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When offsetting due to questionable ATC, I always offset to the right of course (up to 1.0NM) As far as I know, there isn't anything written anywhere that condones or authorizes this practice, it just is an informal technique used by a number of operators. (The convention being that everyone offsets to the right of track so that there isn't a conflict with opposite direction traffic) With GPS, everyone is right on the black line (vs. the INS drift/course inaccuracy of years gone by) which causes more head-on conflicts than previously. With everyone on or to the right of the black line, a little safety margin is added. Obviously it is an entirely different animal when you enter wx or wake turbulence deviations into the equation (as described in oceanic guidance)
 

CarjCapt

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RampFreeze said:
When offsetting due to questionable ATC, I always offset to the right of course (up to 1.0NM) As far as I know, there isn't anything written anywhere that condones or authorizes this practice, it just is an informal technique used by a number of operators. (The convention being that everyone offsets to the right of track so that there isn't a conflict with opposite direction traffic) With GPS, everyone is right on the black line (vs. the INS drift/course inaccuracy of years gone by) which causes more head-on conflicts than previously. With everyone on or to the right of the black line, a little safety margin is added. Obviously it is an entirely different animal when you enter wx or wake turbulence deviations into the equation (as described in oceanic guidance)
What about those pilots who drive on the left they may offset to the left. England comes to mind...???
 

airspeed

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Seven times a month? This isnt the G4 with its mysterious pax is it? lol
 

Bumz_Rush

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Us brits always dress the right in upper airways.....hang out 1nm right all the time....Bumz
 

Rick1128

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Considering my past experience with russian aircraft's navigation accuracy, you might be much better off, dead center on the airway.
 

typhoonpilot

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In regards to the offset, there is actually a new procedure in certain FIRs called, Strategic Lateral Offset Procedure ( SLOP ) that allows offsets of either 1 or 2 NM right of track for aircraft with automatic lateral tracking capability. Previously we offset 1 NM in any IATA Inflight Broadcast Airspace such as over Africa and the Yangon FIR, especially the northern routes that enter/exit from Chinese airspace.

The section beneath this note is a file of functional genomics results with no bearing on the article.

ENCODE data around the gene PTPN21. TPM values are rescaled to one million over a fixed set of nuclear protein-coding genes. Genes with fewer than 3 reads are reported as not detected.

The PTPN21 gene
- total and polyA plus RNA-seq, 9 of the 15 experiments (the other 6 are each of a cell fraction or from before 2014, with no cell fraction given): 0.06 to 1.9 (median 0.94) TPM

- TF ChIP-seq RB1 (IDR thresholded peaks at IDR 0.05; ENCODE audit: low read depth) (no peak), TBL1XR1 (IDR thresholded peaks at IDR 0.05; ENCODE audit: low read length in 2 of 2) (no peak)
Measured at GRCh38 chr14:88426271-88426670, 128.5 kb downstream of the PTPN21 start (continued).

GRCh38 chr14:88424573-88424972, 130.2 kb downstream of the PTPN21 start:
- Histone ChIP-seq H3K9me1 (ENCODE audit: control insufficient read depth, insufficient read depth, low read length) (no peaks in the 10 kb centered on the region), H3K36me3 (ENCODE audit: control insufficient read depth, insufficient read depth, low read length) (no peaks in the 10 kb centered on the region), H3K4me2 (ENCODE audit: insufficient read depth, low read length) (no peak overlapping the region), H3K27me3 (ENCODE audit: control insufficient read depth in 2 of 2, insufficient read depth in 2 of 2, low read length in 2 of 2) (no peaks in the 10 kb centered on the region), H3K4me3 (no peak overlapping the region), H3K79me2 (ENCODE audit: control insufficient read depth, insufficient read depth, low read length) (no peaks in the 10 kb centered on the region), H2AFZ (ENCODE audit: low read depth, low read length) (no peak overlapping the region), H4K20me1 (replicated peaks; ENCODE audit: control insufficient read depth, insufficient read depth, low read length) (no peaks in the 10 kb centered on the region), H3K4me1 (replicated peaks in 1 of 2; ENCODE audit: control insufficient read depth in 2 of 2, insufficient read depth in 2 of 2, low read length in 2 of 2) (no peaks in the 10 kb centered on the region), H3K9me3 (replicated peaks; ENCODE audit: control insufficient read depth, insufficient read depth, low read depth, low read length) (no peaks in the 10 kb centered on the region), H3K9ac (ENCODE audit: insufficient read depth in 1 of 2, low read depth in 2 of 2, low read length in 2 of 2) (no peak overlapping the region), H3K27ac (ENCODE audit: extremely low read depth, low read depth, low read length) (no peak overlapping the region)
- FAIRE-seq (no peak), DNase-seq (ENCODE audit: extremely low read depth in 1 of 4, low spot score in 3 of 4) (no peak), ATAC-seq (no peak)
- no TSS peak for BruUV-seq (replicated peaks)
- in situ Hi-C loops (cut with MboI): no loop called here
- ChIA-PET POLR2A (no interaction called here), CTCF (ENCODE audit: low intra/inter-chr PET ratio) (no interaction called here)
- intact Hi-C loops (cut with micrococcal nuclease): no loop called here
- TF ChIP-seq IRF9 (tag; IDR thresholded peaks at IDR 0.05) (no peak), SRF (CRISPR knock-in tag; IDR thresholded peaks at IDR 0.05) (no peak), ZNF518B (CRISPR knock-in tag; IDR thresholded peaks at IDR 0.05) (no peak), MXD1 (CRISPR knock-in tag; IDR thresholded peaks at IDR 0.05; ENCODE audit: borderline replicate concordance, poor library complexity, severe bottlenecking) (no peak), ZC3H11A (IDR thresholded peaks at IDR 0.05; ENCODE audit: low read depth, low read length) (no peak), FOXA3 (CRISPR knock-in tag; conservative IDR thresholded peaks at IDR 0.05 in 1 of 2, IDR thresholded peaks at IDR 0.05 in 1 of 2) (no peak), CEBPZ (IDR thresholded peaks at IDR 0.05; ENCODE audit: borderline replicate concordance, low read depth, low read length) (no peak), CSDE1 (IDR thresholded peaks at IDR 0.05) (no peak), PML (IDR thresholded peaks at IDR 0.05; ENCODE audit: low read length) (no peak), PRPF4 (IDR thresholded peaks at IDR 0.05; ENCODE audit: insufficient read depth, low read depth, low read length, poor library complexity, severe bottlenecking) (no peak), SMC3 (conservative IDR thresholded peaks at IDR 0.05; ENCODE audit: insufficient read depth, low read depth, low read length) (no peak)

The Inflight Broadcast offsets were for traffic reasons while the SLOP offset is for Wake Turbulence avoidance, but could just as easily be used to make you more comfortable with traffic avoidance. The NOTAM that talks about SLOP specifes which FIRs it is allowed to be used in.

Interestingly, I always use a 1NM offset while climbing or descending on the Airway between Kolkata and Dhaka. It used to specify doing that in our FOM, but doesn't anymore. It is a very good idea as Dhaka doesn't have Radar coverage until you are within 50 NM of the airport and the Kolkata controllers are not to be trusted. If the TAF for Dhaka includes something with a TEMPO for thundershowers with wind gusts up to 50 knots believe it. They get some nasty thunderstorms passing overhead which usually last around 30 minutes. I've been there on a turn-around when one came through. Luckily our station mnanager was on top of things and cleared all the equipment away from the airplane and closed the cargo doors before it arrived. We watched it rain sideways with gusts over 70 knots for about 20 minutes. The power in the airport went out during the storm. When it was over everything came back to normal and it was a nice night with no trouble on the departure.

Typhoonpilot